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The dilemma of Darrowshire and Warcraft's creep factor

I remember my first encounter with Pamela vividly. It was vanilla, years and years ago, and I discovered a quest in Winterspring offered by a woman named Jessica Redpath, who had very little else to say. In between all the usual round of Winterspring quests was this woman, who asked that I go check on the town she grew up in called Darrowshire. It was all the way in the Eastern Plaguelands, but I figured for a change of pace from all the snow and desolation I'd go check it out.

Not only were the Eastern Plaguelands exceptionally creepy and bizarre in terms of architecture, especially compared to anything on Kalimdor, but the sounds and music for the zone were incredibly eerie as well. And when I finally found Darrowshire, I found a deserted collection of dilapidated buildings, and one lone question mark off in a corner -- belonging to the ghost of a very dead little girl.

And every hair on the back of my neck simultaneously stood up.


Vanilla Plaguelands

Cue the violins and the Psycho soundtrack, because things were about to get really creepy. The subsequent series of quests sent me back to the Western Plaguelands, where I discovered Chillwind Camp and an entirely different series of quests. Andorhal was overrun by a host of disturbing undead skeletons, zombies and liches, and the entire zone was devoid of any kind of natural life save for the occasional Scarlet Crusade encampment. And the Scarlet Crusade were about as happy to see me as they were any member of the Scourge.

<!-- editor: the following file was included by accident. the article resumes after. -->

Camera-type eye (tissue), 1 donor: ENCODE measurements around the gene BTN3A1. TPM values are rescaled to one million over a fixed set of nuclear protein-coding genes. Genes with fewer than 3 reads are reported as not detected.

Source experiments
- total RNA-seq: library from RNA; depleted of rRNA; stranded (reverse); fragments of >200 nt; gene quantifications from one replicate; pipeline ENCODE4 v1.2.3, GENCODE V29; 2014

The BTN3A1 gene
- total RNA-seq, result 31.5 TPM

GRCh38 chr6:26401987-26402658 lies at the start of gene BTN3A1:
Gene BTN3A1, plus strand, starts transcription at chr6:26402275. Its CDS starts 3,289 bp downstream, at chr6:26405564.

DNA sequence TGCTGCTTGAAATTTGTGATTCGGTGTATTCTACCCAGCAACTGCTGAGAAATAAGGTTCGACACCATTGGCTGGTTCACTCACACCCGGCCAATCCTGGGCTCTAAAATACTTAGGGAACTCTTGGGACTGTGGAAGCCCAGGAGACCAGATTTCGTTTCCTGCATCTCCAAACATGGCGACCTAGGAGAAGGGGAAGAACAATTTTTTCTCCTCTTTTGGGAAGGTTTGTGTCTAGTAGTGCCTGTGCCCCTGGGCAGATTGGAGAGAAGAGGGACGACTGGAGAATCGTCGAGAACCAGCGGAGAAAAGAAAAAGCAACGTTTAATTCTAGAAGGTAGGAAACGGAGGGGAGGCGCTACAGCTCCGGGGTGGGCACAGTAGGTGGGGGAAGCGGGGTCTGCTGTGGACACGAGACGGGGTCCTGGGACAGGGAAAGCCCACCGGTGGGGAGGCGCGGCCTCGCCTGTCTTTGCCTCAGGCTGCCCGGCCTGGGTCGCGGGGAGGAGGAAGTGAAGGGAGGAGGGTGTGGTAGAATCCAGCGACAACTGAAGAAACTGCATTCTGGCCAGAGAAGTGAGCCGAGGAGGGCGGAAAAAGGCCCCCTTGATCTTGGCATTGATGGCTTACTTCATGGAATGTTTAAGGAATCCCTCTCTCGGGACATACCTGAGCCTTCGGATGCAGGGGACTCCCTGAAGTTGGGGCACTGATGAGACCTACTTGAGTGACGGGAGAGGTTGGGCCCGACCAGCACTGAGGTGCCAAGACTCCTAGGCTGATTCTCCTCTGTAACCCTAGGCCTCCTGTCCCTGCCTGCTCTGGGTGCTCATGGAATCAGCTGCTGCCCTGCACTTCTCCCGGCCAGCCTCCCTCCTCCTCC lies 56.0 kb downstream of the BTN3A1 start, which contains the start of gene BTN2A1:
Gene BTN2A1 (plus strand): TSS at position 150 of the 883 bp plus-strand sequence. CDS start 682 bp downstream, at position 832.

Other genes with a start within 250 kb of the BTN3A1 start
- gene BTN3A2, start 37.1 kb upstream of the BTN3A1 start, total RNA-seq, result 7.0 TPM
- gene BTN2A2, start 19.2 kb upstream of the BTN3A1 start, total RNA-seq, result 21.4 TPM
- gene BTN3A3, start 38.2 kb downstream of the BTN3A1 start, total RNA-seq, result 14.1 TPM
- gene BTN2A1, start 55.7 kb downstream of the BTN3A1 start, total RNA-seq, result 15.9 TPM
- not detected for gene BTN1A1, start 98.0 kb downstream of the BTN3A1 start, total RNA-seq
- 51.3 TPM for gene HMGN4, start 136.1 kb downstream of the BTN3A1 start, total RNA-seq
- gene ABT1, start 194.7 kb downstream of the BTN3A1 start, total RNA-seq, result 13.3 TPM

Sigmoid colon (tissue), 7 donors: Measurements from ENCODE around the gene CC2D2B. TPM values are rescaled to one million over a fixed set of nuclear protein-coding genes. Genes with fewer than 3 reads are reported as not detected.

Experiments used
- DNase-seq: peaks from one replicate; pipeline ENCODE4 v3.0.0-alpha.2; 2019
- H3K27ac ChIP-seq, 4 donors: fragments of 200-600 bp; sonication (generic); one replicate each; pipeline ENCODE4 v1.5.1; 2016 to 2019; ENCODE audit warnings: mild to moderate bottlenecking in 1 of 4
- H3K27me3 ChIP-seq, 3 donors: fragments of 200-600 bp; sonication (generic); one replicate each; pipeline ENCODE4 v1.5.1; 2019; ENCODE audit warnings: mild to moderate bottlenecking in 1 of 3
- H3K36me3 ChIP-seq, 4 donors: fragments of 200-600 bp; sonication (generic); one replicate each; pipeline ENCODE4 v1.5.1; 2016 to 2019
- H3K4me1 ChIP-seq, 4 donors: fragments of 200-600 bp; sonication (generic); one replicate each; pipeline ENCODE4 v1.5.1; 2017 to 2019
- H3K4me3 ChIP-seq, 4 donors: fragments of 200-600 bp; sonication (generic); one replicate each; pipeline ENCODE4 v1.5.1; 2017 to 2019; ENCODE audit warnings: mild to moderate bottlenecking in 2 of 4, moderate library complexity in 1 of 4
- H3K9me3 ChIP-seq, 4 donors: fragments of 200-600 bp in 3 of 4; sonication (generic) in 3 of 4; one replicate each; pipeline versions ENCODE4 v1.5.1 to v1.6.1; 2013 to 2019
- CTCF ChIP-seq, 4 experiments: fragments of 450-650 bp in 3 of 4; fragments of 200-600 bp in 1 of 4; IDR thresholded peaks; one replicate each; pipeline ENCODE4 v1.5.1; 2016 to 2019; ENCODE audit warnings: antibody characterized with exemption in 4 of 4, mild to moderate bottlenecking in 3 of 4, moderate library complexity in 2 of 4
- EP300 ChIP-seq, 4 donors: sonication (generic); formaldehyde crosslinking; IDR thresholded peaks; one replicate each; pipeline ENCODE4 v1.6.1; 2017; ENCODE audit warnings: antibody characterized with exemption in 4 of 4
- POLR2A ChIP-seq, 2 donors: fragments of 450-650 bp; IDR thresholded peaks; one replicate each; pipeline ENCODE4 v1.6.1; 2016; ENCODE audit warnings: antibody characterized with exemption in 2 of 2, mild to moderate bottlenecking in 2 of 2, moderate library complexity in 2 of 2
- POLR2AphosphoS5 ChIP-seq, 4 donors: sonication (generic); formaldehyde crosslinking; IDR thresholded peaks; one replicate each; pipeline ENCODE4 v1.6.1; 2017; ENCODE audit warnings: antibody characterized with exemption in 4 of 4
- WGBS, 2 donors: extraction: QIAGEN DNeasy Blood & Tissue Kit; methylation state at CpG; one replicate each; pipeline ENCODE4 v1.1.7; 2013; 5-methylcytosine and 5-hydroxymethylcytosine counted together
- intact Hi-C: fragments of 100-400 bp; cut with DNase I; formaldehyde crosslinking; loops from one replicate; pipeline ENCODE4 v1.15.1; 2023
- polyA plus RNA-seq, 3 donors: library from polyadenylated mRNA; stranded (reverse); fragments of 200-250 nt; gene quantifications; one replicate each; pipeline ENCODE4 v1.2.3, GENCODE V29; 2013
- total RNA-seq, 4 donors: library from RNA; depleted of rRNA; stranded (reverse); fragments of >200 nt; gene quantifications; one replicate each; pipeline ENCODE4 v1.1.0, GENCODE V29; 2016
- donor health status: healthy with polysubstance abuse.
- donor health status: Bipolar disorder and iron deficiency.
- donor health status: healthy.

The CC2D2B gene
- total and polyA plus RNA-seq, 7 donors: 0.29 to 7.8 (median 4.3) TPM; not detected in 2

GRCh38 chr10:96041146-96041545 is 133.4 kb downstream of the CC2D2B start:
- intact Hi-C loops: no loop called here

This was the Plaguelands in vanilla -- an entirely hostile chunk of land that was blatant evidence of the havoc wreaked by the Scourge back in Warcraft III. Nothing there was particularly friendly, and there was certainly very little in the way of funny moments. In fact, the entirety of both zones felt like breath being held, the stench of decay almost palpable through the screen. And over all of that, an inescapable sadness that all of this, all of the land and the surrounding forests used to be lush farmland, bustling villages and homes once upon a time.

But with all that desolation were some of the most beautifully sad quests in the history of Warcraft. Each home along the winding roads of Western Plaguelands had its own quests, usually involving the former residents and the horrific things that had happened to them. Some had mementos to be returned to living relatives all the way in Stormwind, some simply wanted to be released from the torturous grip of undeath.

And today, all of those quests are gone.
Today's Plaguelands

It's not a bad change. The revamp to the Plaguelands has re-worked the zones to show that yes, progress is being made and the Argent Crusade is taking steps to set things right. There are even sections that are now green and healthy, stark contrasts to the old, never-ending scenery of decay. Each zone has its own major storyline that plays out, with other quests and stories that are neatly tucked and dovetailed into that main story arc. And the main storylines are clever and intriguing. Who doesn't want to know what the heck happened to Koltira Deathweaver? Who doesn't want to see the Scarlet Crusade stomped firmly into dust?